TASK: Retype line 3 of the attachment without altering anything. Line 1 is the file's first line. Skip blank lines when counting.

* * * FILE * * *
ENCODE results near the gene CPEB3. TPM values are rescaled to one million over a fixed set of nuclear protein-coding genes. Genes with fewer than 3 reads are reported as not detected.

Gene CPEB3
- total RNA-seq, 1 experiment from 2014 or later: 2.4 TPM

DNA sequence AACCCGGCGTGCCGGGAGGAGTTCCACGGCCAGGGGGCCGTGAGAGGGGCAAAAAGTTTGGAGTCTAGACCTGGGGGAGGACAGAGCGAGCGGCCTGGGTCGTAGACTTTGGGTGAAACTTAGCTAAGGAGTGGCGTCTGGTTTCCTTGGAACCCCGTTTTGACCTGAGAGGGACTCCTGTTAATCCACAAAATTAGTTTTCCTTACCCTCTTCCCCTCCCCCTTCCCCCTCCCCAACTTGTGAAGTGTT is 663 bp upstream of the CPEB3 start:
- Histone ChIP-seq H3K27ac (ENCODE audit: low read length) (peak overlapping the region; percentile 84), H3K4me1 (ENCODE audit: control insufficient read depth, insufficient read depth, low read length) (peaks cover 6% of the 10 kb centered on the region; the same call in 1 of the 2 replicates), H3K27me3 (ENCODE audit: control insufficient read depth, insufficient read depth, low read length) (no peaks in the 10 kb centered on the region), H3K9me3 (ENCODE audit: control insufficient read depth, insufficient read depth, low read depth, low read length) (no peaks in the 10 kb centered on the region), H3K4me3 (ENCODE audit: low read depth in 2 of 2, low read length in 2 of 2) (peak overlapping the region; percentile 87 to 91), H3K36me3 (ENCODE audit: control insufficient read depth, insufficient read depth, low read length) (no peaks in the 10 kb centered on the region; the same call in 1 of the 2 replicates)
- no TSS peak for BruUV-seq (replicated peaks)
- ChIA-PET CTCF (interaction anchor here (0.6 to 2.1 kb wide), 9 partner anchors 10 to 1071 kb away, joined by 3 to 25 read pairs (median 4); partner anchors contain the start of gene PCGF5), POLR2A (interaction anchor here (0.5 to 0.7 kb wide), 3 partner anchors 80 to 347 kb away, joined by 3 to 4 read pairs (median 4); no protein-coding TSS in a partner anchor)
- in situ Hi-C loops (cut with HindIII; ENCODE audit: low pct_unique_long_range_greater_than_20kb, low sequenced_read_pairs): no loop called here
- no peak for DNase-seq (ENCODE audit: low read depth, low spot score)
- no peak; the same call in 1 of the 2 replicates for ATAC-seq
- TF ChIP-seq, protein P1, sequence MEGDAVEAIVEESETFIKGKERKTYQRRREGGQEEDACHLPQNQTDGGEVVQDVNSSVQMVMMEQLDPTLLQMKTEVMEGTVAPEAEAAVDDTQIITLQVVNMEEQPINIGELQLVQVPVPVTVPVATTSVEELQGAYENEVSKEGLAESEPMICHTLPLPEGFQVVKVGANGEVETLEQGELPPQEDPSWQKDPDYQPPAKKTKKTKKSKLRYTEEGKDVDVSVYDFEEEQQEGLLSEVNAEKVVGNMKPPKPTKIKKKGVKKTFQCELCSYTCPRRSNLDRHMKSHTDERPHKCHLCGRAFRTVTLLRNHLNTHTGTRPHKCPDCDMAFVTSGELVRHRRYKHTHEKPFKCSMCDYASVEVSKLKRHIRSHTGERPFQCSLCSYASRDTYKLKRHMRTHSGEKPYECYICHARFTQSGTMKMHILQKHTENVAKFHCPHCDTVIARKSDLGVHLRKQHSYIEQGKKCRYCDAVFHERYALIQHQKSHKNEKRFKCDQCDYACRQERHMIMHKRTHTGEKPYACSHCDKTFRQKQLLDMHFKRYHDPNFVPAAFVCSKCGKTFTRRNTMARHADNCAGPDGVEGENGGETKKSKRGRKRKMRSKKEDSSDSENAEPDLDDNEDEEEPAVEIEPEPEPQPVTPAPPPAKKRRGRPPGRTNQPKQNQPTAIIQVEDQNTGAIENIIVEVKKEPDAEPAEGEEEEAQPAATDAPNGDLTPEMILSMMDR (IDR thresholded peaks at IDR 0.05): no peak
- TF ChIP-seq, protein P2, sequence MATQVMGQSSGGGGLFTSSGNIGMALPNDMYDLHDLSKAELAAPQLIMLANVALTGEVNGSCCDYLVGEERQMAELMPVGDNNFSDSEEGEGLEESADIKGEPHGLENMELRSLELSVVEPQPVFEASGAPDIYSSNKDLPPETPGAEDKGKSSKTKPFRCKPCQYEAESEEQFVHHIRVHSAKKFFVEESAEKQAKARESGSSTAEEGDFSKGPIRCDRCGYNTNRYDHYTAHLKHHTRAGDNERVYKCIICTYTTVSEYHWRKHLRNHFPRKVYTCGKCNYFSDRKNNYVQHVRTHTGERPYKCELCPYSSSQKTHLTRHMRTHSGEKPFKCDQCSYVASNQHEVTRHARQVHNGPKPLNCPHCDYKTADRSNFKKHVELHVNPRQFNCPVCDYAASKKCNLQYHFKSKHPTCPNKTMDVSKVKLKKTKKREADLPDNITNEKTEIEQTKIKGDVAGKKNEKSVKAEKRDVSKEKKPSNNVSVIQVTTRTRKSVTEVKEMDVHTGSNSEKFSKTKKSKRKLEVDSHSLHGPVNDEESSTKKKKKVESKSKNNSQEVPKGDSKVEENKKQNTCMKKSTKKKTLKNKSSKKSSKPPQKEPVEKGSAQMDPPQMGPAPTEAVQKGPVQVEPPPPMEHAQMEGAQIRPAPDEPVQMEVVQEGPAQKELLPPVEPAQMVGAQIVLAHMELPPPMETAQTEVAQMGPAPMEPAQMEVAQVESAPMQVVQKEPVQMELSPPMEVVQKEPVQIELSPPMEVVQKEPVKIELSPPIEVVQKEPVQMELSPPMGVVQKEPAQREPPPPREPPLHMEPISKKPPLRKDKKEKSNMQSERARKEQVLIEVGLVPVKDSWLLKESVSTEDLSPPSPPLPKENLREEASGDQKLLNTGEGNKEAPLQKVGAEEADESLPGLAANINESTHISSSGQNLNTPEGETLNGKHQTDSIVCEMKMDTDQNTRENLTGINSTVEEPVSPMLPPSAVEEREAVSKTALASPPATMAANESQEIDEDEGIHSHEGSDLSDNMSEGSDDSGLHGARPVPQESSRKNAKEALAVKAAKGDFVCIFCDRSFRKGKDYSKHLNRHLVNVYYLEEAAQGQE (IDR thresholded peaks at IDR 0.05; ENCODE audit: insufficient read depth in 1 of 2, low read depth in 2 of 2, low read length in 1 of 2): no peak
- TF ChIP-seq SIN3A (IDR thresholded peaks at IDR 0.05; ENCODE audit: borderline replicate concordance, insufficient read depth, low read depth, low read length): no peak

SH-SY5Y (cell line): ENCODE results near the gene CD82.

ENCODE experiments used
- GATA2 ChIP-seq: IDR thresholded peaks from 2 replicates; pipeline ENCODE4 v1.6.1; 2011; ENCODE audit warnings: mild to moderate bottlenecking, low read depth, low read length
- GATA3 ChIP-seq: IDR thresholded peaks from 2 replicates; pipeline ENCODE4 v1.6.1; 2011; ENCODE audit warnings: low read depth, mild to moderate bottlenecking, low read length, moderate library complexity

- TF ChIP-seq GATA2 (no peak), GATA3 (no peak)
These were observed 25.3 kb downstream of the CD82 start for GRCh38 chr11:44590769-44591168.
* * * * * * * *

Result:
- total RNA-seq, 1 experiment from 2014 or later: 2.4 TPM